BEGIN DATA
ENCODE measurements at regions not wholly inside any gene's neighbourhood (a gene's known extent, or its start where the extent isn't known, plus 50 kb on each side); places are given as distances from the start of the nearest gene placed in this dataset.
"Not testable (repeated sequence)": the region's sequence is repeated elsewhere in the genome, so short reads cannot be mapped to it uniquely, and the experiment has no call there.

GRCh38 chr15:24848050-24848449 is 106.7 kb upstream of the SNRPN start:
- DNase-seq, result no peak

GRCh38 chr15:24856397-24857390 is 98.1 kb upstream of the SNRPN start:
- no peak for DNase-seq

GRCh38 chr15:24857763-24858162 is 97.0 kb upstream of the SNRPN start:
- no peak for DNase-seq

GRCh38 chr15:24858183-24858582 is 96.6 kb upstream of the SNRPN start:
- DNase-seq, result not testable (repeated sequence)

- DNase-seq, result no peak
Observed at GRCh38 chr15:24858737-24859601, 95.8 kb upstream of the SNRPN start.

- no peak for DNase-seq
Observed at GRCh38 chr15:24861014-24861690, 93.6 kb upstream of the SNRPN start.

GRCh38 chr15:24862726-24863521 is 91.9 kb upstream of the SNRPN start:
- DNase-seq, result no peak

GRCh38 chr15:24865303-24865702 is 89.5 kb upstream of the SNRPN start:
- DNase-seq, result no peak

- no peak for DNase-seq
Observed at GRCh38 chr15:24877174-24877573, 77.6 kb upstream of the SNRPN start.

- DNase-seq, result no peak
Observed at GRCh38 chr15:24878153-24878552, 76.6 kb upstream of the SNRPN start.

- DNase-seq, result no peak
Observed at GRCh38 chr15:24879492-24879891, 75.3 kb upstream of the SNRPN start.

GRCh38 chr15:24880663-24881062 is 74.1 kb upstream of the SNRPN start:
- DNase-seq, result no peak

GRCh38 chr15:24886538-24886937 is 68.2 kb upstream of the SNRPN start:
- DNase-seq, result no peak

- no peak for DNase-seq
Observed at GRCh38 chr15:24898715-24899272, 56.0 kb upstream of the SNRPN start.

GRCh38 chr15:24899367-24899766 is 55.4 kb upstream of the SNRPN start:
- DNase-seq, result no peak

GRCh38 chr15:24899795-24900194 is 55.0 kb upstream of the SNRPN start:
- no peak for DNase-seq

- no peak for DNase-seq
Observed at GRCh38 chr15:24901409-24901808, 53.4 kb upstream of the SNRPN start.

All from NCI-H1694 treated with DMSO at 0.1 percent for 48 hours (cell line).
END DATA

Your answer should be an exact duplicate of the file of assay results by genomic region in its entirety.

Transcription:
ENCODE measurements at regions not wholly inside any gene's neighbourhood (a gene's known extent, or its start where the extent isn't known, plus 50 kb on each side); places are given as distances from the start of the nearest gene placed in this dataset.
"Not testable (repeated sequence)": the region's sequence is repeated elsewhere in the genome, so short reads cannot be mapped to it uniquely, and the experiment has no call there.

GRCh38 chr15:24848050-24848449 is 106.7 kb upstream of the SNRPN start:
- DNase-seq, result no peak

GRCh38 chr15:24856397-24857390 is 98.1 kb upstream of the SNRPN start:
- no peak for DNase-seq

GRCh38 chr15:24857763-24858162 is 97.0 kb upstream of the SNRPN start:
- no peak for DNase-seq

GRCh38 chr15:24858183-24858582 is 96.6 kb upstream of the SNRPN start:
- DNase-seq, result not testable (repeated sequence)

- DNase-seq, result no peak
Observed at GRCh38 chr15:24858737-24859601, 95.8 kb upstream of the SNRPN start.

- no peak for DNase-seq
Observed at GRCh38 chr15:24861014-24861690, 93.6 kb upstream of the SNRPN start.

GRCh38 chr15:24862726-24863521 is 91.9 kb upstream of the SNRPN start:
- DNase-seq, result no peak

GRCh38 chr15:24865303-24865702 is 89.5 kb upstream of the SNRPN start:
- DNase-seq, result no peak

- no peak for DNase-seq
Observed at GRCh38 chr15:24877174-24877573, 77.6 kb upstream of the SNRPN start.

- DNase-seq, result no peak
Observed at GRCh38 chr15:24878153-24878552, 76.6 kb upstream of the SNRPN start.

- DNase-seq, result no peak
Observed at GRCh38 chr15:24879492-24879891, 75.3 kb upstream of the SNRPN start.

GRCh38 chr15:24880663-24881062 is 74.1 kb upstream of the SNRPN start:
- DNase-seq, result no peak

GRCh38 chr15:24886538-24886937 is 68.2 kb upstream of the SNRPN start:
- DNase-seq, result no peak

- no peak for DNase-seq
Observed at GRCh38 chr15:24898715-24899272, 56.0 kb upstream of the SNRPN start.

GRCh38 chr15:24899367-24899766 is 55.4 kb upstream of the SNRPN start:
- DNase-seq, result no peak

GRCh38 chr15:24899795-24900194 is 55.0 kb upstream of the SNRPN start:
- no peak for DNase-seq

- no peak for DNase-seq
Observed at GRCh38 chr15:24901409-24901808, 53.4 kb upstream of the SNRPN start.

All from NCI-H1694 treated with DMSO at 0.1 percent for 48 hours (cell line).